(Reuters) - The U.S. electric industry knew as far back as 1968 that burning fossil fuels might cause global warming, but cast doubt on the science of climate change and ramped up coal use for decades afterward, an environmental watchdog group said on Tuesday.

The California-based Energy and Policy Institute, which opposes fossil fuels, cited documents it obtained. It said its research mirrors reporting conducted by InsideClimate News about Exxon Mobil’s early understanding of climate change, which triggered an investigation by New York’s Attorney General.

The documents released by the EPI showed the Edison Electric Institute industry group was warned at its annual convention in 1968 by a member of then-President Lyndon Johnson’s administration that carbon emissions from fossil fuels could change the climate and trigger “catastrophic effects.”

The electric industry’s research organization, the Electric Power Research Institute, then began studying the issue in the 1970s and produced its own research that included warnings of rising CO2 levels, temperatures, and sea levels, according to the EPI, which provided links to documents supporting its findings.

By 1988, the EPRI produced a report that concluded “there is a growing consensus in the community that the greenhouse gas effect is real,” the EPI said.

However, "rather than warn the public", the electric industry made long-term investments in coal-fired generation and joined energy industry efforts to block climate regulations - including by lobbying, funding advertisements, and funding scientists skeptical about climate change, the EPI said.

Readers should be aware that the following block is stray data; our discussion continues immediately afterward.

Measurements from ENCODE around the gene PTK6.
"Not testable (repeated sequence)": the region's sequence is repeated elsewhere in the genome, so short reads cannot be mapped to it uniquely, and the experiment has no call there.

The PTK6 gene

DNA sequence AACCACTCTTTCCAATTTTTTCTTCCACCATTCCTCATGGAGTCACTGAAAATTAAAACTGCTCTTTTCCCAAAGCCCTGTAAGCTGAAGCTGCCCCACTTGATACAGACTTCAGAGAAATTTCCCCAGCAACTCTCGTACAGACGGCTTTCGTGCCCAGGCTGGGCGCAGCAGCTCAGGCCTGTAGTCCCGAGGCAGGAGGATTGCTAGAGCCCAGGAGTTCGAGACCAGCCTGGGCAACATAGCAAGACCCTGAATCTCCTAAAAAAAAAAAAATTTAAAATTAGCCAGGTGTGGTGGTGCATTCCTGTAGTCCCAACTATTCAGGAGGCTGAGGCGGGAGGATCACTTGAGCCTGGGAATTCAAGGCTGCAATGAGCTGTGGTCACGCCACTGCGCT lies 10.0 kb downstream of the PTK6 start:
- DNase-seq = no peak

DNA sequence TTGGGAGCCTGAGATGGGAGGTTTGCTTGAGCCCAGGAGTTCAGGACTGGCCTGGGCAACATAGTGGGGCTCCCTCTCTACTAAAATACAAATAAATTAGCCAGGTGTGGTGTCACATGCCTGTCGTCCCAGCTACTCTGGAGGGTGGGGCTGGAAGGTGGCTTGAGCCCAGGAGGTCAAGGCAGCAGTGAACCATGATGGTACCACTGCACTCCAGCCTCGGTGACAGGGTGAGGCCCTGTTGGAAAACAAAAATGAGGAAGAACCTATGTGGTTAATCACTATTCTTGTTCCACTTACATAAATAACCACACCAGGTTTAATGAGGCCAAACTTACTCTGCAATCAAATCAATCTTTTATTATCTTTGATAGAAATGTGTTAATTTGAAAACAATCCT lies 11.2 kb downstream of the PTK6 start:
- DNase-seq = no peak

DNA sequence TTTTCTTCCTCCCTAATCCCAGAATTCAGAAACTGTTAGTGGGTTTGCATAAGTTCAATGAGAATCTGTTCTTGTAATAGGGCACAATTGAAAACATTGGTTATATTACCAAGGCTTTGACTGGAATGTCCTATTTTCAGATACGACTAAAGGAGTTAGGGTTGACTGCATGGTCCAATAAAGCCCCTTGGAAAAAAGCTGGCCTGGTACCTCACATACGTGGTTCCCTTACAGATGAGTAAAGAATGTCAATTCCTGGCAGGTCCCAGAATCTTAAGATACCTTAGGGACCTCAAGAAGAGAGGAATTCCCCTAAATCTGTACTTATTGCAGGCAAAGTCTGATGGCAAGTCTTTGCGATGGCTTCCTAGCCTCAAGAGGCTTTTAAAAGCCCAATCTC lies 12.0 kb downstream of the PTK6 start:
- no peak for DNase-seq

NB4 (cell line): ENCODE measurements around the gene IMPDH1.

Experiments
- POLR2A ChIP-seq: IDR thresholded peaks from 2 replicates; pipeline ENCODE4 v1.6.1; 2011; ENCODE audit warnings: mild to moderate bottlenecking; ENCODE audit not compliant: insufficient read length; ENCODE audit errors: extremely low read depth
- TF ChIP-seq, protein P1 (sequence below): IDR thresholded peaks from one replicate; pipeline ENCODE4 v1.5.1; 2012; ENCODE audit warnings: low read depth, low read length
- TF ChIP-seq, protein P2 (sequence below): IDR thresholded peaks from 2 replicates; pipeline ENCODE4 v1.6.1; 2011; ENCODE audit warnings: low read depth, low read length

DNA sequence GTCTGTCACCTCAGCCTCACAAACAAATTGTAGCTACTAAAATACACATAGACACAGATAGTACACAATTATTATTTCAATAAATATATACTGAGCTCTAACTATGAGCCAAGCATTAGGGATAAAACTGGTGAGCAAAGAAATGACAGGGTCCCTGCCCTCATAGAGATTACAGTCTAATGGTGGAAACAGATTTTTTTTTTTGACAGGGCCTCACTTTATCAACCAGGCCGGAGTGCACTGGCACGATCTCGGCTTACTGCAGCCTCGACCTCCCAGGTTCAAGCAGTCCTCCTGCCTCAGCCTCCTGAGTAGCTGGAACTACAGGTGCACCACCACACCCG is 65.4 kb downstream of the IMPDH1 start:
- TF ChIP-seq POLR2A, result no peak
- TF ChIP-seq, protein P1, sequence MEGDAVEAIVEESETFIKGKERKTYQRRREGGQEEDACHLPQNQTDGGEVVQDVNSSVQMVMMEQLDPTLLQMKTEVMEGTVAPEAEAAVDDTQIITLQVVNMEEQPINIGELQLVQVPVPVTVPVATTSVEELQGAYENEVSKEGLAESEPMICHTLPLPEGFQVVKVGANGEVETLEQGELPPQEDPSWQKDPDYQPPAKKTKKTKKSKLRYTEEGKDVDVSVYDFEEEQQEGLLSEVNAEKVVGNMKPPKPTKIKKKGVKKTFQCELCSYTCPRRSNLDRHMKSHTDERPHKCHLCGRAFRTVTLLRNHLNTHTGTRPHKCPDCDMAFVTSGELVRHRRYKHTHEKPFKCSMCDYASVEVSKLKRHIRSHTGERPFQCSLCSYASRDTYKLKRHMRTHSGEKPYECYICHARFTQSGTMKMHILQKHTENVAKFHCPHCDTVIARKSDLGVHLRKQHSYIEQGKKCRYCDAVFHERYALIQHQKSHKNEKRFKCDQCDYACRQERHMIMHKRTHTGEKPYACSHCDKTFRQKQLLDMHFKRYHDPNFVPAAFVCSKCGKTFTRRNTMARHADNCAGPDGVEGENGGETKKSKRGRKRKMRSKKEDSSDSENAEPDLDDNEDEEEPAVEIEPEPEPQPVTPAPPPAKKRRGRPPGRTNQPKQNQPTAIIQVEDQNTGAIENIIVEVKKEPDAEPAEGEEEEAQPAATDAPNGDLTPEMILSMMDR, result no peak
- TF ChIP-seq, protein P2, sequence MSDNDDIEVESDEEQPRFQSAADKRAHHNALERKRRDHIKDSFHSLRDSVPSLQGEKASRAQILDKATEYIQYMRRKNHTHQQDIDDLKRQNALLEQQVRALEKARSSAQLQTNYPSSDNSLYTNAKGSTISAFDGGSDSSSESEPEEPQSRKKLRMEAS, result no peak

There is now overwhelming consensus among scientists that fossil fuel emissions cause global warming. Nearly 200 nations agreed in Paris in 2015 to work together to cut emissions to keep warming in check - although President Donald Trump has since decided to exit the accord because, he says, it would cost the U.S. economy trillions of dollars without benefit.

The Edison Electric Institute, which represents electric companies in all 50 states, declined to comment directly on the EPI’s findings, but said the industry had already reduced emissions of the gases blamed for causing climate change.

"The electric power industry has reduced carbon emissions by 25 percent below 2005 levels as of the end of 2016," said Jeff Ostermayer, an EEI spokesman.

An official at the EPRI did not respond to a request for comment.

U.S. coal use peaked more than a decade ago. Many utilities have in recent years turned away from coal toward cheaper natural gas - as well as solar and wind - contributing to a steep decline in carbon emissions.

Dozens of utilities surveyed by Reuters earlier this year said they would continue to move away from coal despite efforts by the Trump administration to revive the coal industry.

The EPI said some in the industry were still misleading the public and investors on climate change. It named Georgia-based Southern Co, whose CEO Thomas Fanning told CNBC in March that he did not believe scientists had proven that CO2 is the main driver of climate change.

A Southern spokesman said “climate change is a challenging issue,” the company had cut carbon output 27 percent from 2005 levels, and was "meeting or exceeding all environmental regulations across our system."


(Reporting by Richard Valdmanis; Editing by Frances Kerry)